art fairtigue and technophobia

Skate’s Art Fairs Report Spring 2015

A scathing quarterly report has been published by Skate’s which interprets key figures and trends in art fairs. The report is a big wake up call for the management of art fairs, who the report considers in denial of threats imposed by digital channels. Digital gallery networks and portals such as Artsy are held out as examples of potential threats.

adapt or die

To add insult to injury, the luddite art fairs are hung out to dry for having more offline than online visitors. To follow the gist of what is being said, there are rare exceptions such as Arco and Art Basel. But in general art fairs appear inept at setting up any digital sales funnel worth mentioning, and only venture out into spasms of social-media overdrive in the last couple of months before the fairs take place.

Signs of fair-tigue or the point of market saturation?

Q1 in 2015 is the first quarter in 10 years where the growth of art fairs is slowing down from a double-digit annual pace to a single digit and a decimal. Of course the sampling of the report comprises of the top 12 art fairs, so while it is representative, it is no secret that there is a modicum of uncertainty to the established growth rate of 6.8% as measured in attendance numbers. Behind that figure, there is one art fair in New York and one in Brussels who have reported flat-lining to mildly declining attendance numbers.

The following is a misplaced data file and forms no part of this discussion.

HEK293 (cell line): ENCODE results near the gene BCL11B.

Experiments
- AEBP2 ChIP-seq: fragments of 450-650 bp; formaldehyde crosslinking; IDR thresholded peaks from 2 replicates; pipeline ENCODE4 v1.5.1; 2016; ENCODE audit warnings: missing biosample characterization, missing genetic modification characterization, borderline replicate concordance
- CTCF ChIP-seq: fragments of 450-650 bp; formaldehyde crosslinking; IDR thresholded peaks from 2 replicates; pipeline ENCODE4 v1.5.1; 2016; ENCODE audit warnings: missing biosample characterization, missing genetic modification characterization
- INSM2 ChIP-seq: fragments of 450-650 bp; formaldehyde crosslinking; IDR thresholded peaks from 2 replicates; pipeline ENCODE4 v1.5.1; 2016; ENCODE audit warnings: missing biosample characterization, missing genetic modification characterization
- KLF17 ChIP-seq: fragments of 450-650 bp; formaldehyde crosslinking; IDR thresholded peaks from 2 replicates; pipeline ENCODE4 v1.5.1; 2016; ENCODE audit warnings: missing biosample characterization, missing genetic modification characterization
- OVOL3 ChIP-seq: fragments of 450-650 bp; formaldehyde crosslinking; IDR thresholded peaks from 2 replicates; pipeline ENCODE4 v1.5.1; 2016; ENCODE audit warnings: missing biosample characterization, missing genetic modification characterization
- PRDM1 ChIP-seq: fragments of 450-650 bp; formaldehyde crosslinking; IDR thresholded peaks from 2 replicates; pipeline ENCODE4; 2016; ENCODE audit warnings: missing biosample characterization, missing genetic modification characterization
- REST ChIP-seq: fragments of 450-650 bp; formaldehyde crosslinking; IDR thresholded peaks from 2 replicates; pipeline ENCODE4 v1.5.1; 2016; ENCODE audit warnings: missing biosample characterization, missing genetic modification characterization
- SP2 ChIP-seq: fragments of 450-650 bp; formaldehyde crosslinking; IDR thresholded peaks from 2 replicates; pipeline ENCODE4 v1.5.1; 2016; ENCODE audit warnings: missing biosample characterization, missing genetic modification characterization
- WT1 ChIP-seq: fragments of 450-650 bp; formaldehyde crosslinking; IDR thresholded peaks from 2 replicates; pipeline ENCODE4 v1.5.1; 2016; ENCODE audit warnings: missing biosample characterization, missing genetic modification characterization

Aside from visitors, 4 of the 12 fairs reported a decline in the number of galleries attending. The idea that the market is reaching a point of saturation or may move more online, manifests itself in different ways, according to the report authors. For instance, the largest fair operator the Swiss MCH Group has witnessed their shares take a hit in value.

Reallocation of funds

According to Skate’s, the galleries are redistributing some of the funds they would normally allocate to art fairs. Increasingly, the money is invested in digital marketing and sales.

To retain galleries then, art fairs would have to up the ante by becoming much more engaging online for the general public. In addition, it has to assume a new role. A role where they act much more like online marketing platforms for their participating galleries. Of course, Skate’s is owned by a digital platform, which could explain the inclination to reach that particular conclusion. Still there are some home truths to take away from the report.

Skate’s Art Fairs Report is available for free courtesy of ebay – the title sponsor of the publication.